Former firey demands national ban on toxic PFAS foam

A retired ACT firefighter is calling for toxic foam PFAS to be banned nationally, as hundreds of former firies battle cancer after exposure to the toxic firefighting foam on the job.

All states and territories have introduced presumptive legislation for career and volunteer firefighters diagnosed with a variety of cancers to ensure the link between chemical exposure and their illness is made so workers’ compensation claims and workplace liability is accepted. The legislation means it’s assumed that the cancer diagnosed was work related and they do not need to prove chemical exposure was a contributing factor.

In the ACT, the use of foams containing PFAS began being phased out in 2005. This year, NSW banned the use of PFAS-containing firefighting foam except in fighting catastrophic fires or where there are special exemptions. Queensland and South Australia introduced a similar ban in 2017. Tasmanian fire services still have not banned the use of PFAS in firefighting foam.

Former ACT Fire & Rescue firefighter Mike McGee said if PFAS foam could not be used safely in workplaces or industries across Australia it should not be used at all. After being diagnosed with Non-Hodgkin’s Lymphoma in 2005 and again in 2018 following exposure to PFAS (or per- and poly-fluoroalkyl substances) and other chemicals on the job over decades, Mr McGee is relieved to say he has beat cancer twice.

“There is no excuse for PFAS being used now. Decades ago we didn’t know how dangerous it was at all. We used to treat it as washing up liquid and people would even wash their cars with it. We’d be training out the back of the Belconnen Training Centre and we were up to our knees in the foam. It was part of an armory of things to use. We didn’t treat it with any reverence or caution. Back in the 70s, you wore your basic duds and you hoped they never caught alight. It’s different now and the safety gear has improved greatly. Knowing what we now know, the level of exposure can be managed, prevented and should be stopped altogether,” Mr McGee said.

“I would hope that with more information available now about what these chemicals are capable of, that the use of these chemicals across all industries will continue to be reduced and phased out altogether. It would save lives and stop future generations from suffering like we have. It’s hard to believe the foam is still in use, given the presumptive legislation recognising chemical exposure put in place for firefighters across the country.”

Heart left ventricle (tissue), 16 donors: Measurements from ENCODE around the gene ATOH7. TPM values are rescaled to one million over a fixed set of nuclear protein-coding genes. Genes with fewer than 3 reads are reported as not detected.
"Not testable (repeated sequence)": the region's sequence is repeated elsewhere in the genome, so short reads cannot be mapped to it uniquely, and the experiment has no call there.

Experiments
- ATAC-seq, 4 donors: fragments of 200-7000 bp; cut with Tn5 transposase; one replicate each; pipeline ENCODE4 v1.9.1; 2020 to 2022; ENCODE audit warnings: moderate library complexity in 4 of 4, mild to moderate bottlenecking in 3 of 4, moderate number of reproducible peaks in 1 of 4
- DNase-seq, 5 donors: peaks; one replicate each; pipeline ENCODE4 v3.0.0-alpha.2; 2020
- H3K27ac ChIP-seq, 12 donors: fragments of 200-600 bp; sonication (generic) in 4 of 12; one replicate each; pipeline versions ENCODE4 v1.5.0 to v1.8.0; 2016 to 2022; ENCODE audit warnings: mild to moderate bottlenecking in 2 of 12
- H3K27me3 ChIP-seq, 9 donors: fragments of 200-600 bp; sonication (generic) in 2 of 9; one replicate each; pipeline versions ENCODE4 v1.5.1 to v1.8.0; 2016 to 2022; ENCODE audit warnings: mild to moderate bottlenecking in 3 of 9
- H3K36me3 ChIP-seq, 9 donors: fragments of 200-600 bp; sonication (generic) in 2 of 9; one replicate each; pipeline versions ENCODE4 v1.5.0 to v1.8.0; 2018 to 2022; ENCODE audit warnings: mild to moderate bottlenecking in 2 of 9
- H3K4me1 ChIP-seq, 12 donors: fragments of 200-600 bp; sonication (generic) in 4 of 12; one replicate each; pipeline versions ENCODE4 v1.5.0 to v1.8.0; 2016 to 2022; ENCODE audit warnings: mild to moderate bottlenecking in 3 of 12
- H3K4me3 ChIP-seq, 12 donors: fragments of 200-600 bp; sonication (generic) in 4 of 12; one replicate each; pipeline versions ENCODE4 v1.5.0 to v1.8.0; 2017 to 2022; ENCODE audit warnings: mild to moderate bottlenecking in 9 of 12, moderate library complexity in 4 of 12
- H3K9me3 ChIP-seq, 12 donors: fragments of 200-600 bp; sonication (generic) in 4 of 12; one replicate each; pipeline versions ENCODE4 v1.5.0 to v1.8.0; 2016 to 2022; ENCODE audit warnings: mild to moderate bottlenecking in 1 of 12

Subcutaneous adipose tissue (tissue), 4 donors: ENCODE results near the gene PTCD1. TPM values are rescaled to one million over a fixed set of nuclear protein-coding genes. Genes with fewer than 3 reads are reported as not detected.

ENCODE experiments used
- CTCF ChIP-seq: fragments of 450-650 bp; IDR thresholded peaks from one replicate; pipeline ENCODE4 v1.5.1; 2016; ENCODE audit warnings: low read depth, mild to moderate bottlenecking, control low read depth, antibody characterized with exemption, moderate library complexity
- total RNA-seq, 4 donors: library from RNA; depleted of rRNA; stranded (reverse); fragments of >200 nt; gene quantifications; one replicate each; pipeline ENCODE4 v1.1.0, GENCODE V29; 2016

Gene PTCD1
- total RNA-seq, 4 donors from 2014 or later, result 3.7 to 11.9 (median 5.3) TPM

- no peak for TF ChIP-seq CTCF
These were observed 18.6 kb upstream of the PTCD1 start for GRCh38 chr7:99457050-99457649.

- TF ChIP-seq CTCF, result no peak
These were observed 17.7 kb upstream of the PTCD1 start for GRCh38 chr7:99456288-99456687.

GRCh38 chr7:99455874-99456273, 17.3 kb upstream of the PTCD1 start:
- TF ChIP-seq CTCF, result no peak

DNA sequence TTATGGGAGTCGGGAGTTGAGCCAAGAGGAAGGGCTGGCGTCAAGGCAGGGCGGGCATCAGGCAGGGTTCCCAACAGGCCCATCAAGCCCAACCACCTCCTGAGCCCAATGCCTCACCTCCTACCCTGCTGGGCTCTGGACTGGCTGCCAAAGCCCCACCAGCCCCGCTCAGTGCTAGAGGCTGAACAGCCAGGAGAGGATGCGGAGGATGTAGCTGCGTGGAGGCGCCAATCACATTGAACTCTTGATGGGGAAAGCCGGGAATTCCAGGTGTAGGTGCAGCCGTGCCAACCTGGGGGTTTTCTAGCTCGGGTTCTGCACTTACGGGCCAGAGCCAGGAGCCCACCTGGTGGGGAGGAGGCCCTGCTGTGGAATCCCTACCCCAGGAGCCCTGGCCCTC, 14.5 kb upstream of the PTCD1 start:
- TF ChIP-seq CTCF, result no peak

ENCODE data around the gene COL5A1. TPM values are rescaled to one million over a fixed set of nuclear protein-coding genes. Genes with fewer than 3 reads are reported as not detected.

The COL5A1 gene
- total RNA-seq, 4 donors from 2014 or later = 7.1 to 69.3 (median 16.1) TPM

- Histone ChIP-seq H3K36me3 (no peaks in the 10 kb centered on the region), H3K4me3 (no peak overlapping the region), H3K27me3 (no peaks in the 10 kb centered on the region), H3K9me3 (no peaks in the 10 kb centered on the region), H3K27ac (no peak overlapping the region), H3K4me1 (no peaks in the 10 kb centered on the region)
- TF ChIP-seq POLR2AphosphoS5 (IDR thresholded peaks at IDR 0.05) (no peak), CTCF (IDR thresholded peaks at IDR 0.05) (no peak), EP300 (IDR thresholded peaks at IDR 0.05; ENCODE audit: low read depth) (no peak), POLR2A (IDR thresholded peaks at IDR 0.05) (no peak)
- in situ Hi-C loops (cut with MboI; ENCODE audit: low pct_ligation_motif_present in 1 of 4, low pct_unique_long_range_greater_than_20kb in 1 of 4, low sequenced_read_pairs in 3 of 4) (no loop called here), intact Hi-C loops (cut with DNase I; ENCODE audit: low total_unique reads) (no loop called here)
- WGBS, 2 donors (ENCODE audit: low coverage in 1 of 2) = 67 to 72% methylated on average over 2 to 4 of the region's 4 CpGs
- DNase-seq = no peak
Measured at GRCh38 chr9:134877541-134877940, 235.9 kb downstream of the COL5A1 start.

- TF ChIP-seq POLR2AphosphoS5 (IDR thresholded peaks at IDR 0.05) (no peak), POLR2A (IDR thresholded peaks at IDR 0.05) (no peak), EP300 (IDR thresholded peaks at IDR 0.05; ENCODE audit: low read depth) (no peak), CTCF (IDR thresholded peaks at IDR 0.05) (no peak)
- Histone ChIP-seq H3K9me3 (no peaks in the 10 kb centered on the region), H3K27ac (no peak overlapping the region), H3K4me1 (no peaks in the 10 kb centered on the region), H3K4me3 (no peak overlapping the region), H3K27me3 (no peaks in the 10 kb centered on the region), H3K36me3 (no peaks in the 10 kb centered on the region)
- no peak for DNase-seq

Slater and Gordon Comcare Associate Gabriella Giunta, who represented Mr McGee in his Comcare workers’ compensation legal claim, said the presumptive legislation was one less hurdle for volunteer and career firefights, on the way to securing adequate compensation for their illness.

“Current and former firefighters with cancer no longer have to face rejected claims from insurers, an expensive and potentially traumatising court process. Where people have been exposed to PFAS or other chemicals through paid work or volunteering, they now have presumptive rights through a Comcare claim in the ACT or through workers’ compensation schemes in other states and territories. They should be compensated for their economic loss, medical costs and permanent injury or illness which has caused them pain and suffering. The families of workers who have died from cancer after exposure of this nature are entitled to a dependency claim,” Ms Giunta said.

“Work is also underway across the majority of Australian states and territories to ensure that the use of PFAS is limited and banned where possible. No worker should be exposed to harmful chemicals like this at work. We would like to see the use of PFAS banned nationally as soon as possible, preferably within 12 months.”

Mr McGee said many current and former firefighters still did not know their workers’ compensation claims would now be accepted more readily thanks to presumptive legislation.

“The cancers I had were among the types the service and ACT state government agreed to take responsibility for set out in the presumptive legislation. There was no doubt at all that my cancer was linked to the PFAS and chemical exposure while fighting fires and at the training centre,” he said.

“The compensation I received will go towards renovating the house and sorting my wife and I out for the future. There are long term impacts that come with the job. But we have much stronger legal rights now. One guy I knew died a crappy death, and his son and wife wanted to look into a claim, but it all got a bit too hard, so they ended up giving up. Don’t be put off by thinking it’s too difficult to prove your condition was due to chemical exposure.”

United Firefighters Union Victoria Vice President Mick Tisbury said Fire Rescue Victoria hadn’t used PFAS-containing foam since 2010.

“We have called on the Federal Government to the ban use of PFAS containing foam in Australia. There are effective and safe alternatives that are now utilised by almost every fire service in the country,” Mr Tisbury said.

“PFAS is a known endocrine disruptor and affects the immune system which makes people exposed to it more vulnerable to becoming ill from other known carcinogens. There is no level of safe exposure.”

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